Can you tile over tile?

Can you tile over tile?

When getting into a refurbishment project, it can be a pain to tear up the existing tiles before being able to lay the new ones — adding time and work to the project. Thankfully, it’s often possible to tile straight over the existing tiles.

However, there are a few things to keep in mind when tiling over existing tiles.

1. Picking the right tiles

When tiling onto walls, it’s important to think about the surface behind the existing tiles, and whether it will take the additional weight of new ones.

The most common background for tiles is plasterboard, which can hold around 32kg/m². This allows for 3.5kg of adhesive and grout, and 28.5kg of tile. Skimmed plasterboard, on the other hand, can only take around 20kg/m², meaning an allowance of only 16.5kg for tiles after adhesive and grout.

With this in mind, it’s important to take note of the type of tiles that have been used already, their thickness, and the material they’re made of – how much are they likely to weigh? If both the new and the old tiles are relatively heavy, it’s best to remove the existing set before laying the new set.

If the new tiles haven’t yet been chosen, the focus should be on lightweight varieties if the intention is to lay them over the existing set. Particularly in the case of skimmed plasterboard, new tiles will need to be thin, even if the original set isn’t especially thick or heavy.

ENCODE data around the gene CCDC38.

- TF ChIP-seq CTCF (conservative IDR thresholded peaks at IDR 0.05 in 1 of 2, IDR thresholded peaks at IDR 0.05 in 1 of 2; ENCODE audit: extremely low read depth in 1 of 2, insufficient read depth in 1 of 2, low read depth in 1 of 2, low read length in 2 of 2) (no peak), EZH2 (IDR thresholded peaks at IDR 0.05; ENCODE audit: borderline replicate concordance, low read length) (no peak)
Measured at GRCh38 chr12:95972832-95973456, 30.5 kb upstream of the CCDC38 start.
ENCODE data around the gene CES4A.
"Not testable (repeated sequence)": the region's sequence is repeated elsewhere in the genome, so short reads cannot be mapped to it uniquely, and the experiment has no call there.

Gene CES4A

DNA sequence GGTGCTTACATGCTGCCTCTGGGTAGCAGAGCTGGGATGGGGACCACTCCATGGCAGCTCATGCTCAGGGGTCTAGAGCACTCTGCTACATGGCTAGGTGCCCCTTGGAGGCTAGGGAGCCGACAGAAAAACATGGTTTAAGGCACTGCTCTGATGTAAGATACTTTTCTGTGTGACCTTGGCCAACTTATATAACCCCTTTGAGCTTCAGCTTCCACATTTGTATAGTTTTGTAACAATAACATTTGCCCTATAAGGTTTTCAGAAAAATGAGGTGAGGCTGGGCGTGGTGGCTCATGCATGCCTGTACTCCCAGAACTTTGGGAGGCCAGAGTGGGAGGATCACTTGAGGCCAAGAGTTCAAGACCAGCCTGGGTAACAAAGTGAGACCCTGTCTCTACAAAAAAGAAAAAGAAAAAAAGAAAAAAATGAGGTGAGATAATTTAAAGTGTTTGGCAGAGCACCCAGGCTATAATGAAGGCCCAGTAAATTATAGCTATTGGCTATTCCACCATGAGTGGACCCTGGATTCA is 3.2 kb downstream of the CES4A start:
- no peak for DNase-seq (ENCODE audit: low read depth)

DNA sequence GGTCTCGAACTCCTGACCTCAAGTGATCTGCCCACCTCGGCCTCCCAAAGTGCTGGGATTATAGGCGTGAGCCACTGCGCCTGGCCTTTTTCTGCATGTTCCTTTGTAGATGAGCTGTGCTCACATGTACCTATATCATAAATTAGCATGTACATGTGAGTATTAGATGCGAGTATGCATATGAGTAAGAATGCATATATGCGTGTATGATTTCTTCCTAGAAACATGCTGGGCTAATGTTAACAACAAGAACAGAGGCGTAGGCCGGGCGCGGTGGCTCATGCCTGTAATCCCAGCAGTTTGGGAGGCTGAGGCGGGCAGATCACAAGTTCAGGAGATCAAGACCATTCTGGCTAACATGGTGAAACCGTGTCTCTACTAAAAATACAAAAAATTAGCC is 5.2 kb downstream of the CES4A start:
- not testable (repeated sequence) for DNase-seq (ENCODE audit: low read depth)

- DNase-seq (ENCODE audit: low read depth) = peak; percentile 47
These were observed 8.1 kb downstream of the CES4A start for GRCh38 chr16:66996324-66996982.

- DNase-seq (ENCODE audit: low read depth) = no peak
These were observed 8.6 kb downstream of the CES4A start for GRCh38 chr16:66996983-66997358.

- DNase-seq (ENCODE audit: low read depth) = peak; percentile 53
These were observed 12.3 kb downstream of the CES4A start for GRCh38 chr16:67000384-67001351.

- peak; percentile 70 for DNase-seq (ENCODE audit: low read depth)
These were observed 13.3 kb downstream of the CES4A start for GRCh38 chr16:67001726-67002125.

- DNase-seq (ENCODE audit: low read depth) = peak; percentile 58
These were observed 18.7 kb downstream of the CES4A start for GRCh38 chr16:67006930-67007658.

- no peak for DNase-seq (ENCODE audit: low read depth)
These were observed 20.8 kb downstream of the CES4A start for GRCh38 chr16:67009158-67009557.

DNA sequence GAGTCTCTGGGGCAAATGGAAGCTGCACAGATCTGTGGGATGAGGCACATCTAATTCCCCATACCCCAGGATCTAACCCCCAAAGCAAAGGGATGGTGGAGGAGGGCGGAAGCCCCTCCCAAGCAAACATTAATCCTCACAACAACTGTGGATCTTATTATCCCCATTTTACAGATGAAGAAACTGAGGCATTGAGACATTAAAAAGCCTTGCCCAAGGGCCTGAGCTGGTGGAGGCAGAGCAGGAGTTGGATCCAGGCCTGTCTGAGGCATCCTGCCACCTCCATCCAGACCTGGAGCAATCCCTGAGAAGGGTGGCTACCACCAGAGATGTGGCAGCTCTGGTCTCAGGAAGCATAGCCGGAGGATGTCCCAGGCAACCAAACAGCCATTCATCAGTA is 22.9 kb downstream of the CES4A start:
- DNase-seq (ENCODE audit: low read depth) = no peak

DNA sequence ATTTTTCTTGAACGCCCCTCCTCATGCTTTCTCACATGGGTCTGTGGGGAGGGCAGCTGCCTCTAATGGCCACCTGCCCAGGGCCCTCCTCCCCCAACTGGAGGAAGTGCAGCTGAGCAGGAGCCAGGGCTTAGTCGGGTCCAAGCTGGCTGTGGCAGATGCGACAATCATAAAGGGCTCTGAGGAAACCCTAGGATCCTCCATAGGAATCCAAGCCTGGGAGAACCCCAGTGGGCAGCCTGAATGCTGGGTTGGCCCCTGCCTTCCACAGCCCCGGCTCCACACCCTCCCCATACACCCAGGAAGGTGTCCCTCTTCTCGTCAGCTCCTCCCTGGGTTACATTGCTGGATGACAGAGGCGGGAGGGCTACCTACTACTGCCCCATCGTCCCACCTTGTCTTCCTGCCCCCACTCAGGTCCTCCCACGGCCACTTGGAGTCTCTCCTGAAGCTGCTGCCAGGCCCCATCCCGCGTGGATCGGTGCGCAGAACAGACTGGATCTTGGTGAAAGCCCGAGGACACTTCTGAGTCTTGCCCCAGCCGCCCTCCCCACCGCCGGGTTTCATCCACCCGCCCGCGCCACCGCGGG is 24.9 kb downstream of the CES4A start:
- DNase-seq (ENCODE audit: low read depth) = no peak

2. Preparing existing tiles

Before starting, it’s important to ensure the existing tiles are well bonded to the floor/wall. If not, the new tiles could cause the old ones to come loose. This can easily be checked by tapping the old tiles gently with something solid such as a piece of wood. A hollow sound indicates the tile has likely come away from the surface and is not suitable to be tiled over.

If the tiles are suitably fixed to the surface, they can now be prepped for the job. It’s important to check if they’re level before proceeding. If not, a grinder must be used to flatten any areas which stick out from the rest of the surface. If they’ve been sealed, or have a shiny glaze, they’ll need to be roughened with sandpaper to create a key for the adhesive to stick to.

The tiles also need to be very clean, with all dust created from roughening the surface of the tiles removed. Without this vital step, the new set of tiles may simply slide right off. There is no need for priming however.

3. Fixing new tiles

When the surface is ready for tiles, spread a layer of flexible adhesive such as weberset SPF (or weberset rapid SPF) onto the surface of the existing tiles. If the new set of tiles are particularly large or are stud-backed, an additional layer of adhesive on the back of them may be required.

If tiling onto a heated floor, a flexible tile adhesive such as the previously mentioned products is a must to allow for expansion and contraction of the surface beneath the tiles. As quartz isn’t very absorbent, a two-part adhesive that’s extra flexible is required if using this type of tile. Mix weber AD250 with weberset plus (or weberset rapid plus).

After the adhesive has dried, the job can be finished with weberjoint premium tile grout and weberjoint silicone sealant.

Ready to tile?

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